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Published: Tuesday, 10/5/2004

Jack-o-lantern pumpkin prices near last year's at area growers

BY JULIE M. McKINNON
BLADE BUSINESS WRITER
Don Baker and Jennifer McCabe shop Tom Strain & Sons market, where the price is 20 cents a pound. Don Baker and Jennifer McCabe shop Tom Strain & Sons market, where the price is 20 cents a pound.
WADSWORTH / BLADE Enlarge

Hurricane-spurred rains may have damaged pumpkin crops in some states, but adequate yields locally will help keep prices for fall's decorating mainstay about the same as last year's, some local farmers say.

At Tom Strain & Sons market in Toledo, for example, pumpkins for carving are 20 cents a pound again this year. The Strain farm this year has 15 acres of pumpkins, which it sells wholesale as far away as New York as well as in its Hill Avenue store, said Tom Strain, owner.

"Crop-wise, it's about average," he said. "I think there's enough to go around."

Both Ohio and Michigan are big pumpkin producers, ranking third and fourth, respectively, nationwide last year behind No. 1 Illinois and No. 2 California.

Ohio raised nearly 109 million pounds of pumpkins in 2003, and Michigan harvested 77 million pounds.

Jan Miller, a member of the family that runs Bennett's Orchard in Whiteford Township, Michigan, said she had larger-than-average pumpkins on her six acres devoted to the crop. But the pumpkins inexplicably ripened three to four weeks early, she said.

"I don't know how many will actually make it to Halloween," Ms. Miller said. "I'll probably end up losing half of it."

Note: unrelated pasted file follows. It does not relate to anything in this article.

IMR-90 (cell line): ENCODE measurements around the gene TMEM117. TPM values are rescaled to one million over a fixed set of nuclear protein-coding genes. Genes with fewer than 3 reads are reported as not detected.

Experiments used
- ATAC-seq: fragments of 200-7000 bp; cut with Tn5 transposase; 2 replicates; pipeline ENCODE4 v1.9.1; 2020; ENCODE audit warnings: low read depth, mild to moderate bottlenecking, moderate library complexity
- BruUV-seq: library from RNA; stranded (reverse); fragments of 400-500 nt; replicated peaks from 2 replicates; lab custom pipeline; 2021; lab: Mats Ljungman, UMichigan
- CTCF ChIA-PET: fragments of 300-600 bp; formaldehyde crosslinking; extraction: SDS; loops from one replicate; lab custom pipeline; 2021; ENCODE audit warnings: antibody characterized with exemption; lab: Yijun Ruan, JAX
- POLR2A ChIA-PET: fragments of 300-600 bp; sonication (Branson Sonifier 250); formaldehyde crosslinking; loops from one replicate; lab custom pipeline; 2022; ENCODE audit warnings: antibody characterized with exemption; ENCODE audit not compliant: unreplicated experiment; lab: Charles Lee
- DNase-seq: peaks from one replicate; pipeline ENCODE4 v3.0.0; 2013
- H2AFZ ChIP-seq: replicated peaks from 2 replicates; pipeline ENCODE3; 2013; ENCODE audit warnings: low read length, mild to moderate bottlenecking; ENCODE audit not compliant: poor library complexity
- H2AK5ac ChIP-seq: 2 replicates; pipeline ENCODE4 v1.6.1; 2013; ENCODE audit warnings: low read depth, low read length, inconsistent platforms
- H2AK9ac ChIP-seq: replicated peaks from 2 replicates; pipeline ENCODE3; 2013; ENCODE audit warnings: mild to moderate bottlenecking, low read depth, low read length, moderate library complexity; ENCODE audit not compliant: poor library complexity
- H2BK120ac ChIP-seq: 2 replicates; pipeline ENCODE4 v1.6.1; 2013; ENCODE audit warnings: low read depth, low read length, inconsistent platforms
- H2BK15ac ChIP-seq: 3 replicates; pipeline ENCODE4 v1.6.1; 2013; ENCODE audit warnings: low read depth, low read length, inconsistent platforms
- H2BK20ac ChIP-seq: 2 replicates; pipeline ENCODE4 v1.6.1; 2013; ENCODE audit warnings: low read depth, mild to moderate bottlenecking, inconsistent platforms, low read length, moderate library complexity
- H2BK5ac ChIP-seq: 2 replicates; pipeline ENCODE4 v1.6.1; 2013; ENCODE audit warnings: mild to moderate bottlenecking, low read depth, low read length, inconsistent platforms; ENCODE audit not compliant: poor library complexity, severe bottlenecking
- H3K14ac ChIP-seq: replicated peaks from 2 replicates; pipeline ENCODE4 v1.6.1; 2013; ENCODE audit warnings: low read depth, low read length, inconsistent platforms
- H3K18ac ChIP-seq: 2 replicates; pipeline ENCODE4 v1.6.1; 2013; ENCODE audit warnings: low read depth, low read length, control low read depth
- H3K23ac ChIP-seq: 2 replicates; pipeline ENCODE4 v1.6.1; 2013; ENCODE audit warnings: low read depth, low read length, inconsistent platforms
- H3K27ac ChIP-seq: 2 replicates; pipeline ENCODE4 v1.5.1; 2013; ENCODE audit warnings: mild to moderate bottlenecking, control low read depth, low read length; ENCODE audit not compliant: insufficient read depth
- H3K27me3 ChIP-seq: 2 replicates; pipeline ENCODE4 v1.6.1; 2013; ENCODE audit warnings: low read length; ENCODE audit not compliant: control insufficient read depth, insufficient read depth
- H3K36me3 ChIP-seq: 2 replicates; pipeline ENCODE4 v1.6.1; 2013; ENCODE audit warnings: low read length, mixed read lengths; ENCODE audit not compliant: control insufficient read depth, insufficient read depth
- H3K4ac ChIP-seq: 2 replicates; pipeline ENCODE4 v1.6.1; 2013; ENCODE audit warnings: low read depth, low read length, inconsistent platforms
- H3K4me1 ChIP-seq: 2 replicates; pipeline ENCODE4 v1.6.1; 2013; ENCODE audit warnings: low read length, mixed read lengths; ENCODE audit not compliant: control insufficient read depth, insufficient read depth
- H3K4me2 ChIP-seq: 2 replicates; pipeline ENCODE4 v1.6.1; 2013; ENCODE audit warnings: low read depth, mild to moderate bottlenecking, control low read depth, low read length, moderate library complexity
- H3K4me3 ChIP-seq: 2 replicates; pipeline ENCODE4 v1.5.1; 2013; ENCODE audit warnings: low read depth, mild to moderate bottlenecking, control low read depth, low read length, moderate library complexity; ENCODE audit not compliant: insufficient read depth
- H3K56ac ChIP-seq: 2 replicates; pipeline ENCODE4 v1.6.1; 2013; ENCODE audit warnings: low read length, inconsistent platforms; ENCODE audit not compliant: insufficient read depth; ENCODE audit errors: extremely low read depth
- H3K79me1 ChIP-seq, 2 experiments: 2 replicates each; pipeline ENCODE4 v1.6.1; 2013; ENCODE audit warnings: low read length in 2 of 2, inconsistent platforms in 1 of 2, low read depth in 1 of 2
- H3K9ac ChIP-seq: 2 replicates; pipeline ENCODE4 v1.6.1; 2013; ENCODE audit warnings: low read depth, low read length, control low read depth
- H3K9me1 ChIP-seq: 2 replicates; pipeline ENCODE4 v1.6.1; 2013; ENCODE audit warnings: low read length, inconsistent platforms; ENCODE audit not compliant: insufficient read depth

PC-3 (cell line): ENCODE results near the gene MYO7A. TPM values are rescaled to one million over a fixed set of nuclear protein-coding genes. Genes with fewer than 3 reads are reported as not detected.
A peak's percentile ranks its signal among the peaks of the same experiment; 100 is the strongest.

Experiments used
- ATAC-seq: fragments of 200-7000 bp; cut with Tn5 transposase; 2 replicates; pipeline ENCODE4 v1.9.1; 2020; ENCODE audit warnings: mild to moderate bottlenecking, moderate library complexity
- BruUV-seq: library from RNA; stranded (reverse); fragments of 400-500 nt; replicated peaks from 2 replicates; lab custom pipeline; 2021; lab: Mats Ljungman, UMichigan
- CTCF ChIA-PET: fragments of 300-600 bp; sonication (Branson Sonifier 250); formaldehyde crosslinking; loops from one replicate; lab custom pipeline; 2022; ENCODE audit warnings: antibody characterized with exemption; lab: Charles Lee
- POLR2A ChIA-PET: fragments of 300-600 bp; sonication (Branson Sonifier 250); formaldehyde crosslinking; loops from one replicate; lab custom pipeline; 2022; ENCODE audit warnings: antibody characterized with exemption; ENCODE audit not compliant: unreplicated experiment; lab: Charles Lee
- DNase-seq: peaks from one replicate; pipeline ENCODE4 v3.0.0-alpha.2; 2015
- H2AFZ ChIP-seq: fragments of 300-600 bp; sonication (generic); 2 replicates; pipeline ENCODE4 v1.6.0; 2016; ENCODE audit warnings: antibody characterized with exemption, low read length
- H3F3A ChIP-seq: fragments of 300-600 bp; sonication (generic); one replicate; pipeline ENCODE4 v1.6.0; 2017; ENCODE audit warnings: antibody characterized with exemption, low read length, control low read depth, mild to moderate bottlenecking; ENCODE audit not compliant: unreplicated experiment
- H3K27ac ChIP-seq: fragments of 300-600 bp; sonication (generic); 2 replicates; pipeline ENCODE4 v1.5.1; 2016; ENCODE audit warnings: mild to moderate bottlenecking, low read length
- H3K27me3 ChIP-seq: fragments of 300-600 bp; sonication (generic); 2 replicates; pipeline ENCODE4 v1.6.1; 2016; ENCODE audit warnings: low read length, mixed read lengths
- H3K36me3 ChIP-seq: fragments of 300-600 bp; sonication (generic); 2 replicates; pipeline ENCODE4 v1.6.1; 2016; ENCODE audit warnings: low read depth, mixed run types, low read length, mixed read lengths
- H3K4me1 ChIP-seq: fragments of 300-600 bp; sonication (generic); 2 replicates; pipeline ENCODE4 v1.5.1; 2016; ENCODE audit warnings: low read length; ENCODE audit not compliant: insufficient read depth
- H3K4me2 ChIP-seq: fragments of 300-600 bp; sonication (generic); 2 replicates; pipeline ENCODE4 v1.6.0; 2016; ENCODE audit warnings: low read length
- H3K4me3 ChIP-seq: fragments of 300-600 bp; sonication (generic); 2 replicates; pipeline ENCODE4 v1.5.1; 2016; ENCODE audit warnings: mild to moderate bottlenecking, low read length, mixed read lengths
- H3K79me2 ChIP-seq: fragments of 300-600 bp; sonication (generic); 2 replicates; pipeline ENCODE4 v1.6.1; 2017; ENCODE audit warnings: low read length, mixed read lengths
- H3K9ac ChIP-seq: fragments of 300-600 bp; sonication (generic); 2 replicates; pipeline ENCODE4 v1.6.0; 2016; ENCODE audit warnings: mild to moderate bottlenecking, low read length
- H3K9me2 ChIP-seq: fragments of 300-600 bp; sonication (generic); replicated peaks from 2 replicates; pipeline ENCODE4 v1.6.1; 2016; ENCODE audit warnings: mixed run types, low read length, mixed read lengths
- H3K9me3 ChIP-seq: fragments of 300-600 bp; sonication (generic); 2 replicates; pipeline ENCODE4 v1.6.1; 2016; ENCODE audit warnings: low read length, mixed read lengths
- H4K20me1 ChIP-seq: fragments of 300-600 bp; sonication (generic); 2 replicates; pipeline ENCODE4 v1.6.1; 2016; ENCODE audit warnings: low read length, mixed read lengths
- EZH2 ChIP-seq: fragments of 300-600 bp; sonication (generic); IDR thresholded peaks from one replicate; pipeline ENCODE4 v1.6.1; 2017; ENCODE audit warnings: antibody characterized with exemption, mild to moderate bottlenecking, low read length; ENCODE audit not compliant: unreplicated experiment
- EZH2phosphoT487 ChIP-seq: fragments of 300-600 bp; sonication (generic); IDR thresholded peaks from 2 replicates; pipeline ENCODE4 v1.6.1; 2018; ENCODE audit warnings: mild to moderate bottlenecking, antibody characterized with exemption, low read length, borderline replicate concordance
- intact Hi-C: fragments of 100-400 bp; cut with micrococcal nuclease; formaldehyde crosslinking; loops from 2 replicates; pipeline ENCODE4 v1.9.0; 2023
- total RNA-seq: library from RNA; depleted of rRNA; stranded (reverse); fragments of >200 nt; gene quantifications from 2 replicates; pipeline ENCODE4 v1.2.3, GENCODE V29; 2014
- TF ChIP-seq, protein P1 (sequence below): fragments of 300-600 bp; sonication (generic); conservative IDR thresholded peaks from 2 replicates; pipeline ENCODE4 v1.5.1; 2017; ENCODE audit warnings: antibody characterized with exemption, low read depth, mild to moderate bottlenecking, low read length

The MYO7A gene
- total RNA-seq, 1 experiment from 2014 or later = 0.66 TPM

Bennett's Orchard bumped up pumpkin prices a bit this year because of the crop loss, with pumpkins suitable for carving jack-o-lanterns ranging from $3 to $5 instead of $2 to $4, Ms. Miller said.

Across Ohio, cool August temperatures and excessive moisture helped spur various pumpkin diseases, some of which hurt only foliage on plants, but the state should have a good harvest, according to Mac Riedel, an Ohio State University plant pathologist.

Between 5,000 and 6,000 acres of pumpkins are grown in Ohio, generating about $25 million a year locally and from southern states where they are exported.

Heavy rains in the last few weeks haven't helped the local crop, but they haven't been hit as hard as those in the Carolinas and New York, said Mr. Strain of Tom Strain & Sons.

Pumpkin prices are the same this year as last year at Fleitz Pumpkin Farm in Oregon, with those suitable for carving going for $4. Prices range from 25 cents for mini pumpkins to $50 for 250-pound giants, said Trisha Truman, who works on the farm owned by her parents, Paul and Cheryl Fleitz.

The farm's dozen acres of pumpkins remained disease free, and this year's cool and wet weather helped produce a nice crop, Mrs. Truman said."I can't say it's the best, but I'd say it's definitely a good one," she said.

Contact Julie M. McKinnon at:

jmckinnon@theblade.com

or 419-724-6087.



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